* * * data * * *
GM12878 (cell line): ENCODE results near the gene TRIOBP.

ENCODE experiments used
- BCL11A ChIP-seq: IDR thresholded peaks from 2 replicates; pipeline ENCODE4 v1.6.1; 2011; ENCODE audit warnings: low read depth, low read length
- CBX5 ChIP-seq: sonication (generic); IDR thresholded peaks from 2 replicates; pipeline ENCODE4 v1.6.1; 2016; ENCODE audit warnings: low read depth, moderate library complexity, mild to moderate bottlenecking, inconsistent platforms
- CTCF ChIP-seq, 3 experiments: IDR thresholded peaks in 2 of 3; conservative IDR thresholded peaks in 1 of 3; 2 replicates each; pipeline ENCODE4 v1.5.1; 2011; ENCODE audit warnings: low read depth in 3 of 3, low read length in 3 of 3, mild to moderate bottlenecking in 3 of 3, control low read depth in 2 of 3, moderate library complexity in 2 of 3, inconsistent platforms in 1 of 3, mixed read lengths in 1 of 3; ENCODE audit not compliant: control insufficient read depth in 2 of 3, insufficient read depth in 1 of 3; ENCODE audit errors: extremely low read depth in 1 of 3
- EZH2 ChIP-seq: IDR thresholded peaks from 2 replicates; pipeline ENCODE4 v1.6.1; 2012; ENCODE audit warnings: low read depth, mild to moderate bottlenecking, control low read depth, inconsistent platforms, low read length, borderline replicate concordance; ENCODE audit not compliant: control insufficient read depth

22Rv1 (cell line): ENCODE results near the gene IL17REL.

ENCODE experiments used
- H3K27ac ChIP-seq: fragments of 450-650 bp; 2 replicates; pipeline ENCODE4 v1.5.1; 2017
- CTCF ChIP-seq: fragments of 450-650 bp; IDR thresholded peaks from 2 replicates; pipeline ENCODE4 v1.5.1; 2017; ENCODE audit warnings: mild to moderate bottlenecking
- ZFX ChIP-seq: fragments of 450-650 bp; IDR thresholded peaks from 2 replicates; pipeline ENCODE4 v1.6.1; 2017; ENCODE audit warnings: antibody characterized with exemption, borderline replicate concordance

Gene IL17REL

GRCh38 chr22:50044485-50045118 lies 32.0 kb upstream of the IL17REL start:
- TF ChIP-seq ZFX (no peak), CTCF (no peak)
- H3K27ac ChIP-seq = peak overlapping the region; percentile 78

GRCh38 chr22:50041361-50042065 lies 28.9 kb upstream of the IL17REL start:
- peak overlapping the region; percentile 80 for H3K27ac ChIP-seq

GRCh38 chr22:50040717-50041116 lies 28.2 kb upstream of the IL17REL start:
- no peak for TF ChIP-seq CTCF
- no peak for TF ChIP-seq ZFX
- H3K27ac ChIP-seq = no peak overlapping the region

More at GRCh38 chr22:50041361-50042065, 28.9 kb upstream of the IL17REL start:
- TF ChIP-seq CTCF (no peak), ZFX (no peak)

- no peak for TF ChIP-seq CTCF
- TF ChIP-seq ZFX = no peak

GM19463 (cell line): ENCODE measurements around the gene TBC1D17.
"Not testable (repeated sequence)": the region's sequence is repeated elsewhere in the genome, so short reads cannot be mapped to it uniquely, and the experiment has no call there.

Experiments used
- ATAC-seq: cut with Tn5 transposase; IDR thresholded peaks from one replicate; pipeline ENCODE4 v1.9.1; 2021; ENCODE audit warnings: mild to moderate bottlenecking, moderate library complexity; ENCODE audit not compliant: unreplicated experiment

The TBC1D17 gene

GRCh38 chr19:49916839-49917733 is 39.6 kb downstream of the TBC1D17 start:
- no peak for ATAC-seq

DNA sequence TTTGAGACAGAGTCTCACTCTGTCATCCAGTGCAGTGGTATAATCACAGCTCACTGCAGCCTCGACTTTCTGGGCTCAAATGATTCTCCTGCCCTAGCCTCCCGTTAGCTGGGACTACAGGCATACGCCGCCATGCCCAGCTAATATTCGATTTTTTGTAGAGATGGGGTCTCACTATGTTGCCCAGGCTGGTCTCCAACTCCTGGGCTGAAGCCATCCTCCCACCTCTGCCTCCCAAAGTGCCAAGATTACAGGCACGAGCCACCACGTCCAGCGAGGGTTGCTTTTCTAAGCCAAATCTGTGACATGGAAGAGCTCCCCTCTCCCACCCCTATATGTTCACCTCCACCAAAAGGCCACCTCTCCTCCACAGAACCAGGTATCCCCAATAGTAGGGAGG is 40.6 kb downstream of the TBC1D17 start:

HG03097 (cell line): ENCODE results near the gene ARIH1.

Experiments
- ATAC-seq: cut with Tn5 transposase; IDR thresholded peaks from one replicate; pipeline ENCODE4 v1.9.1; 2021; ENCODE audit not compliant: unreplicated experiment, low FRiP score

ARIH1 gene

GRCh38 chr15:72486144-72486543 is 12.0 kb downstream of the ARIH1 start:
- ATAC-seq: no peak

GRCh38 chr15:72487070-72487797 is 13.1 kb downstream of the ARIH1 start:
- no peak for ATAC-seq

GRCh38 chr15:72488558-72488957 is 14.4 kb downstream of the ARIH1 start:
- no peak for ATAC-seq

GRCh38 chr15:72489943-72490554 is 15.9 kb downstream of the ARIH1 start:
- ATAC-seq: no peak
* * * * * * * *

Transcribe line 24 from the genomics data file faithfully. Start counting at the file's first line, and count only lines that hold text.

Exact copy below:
- no peak for TF ChIP-seq CTCF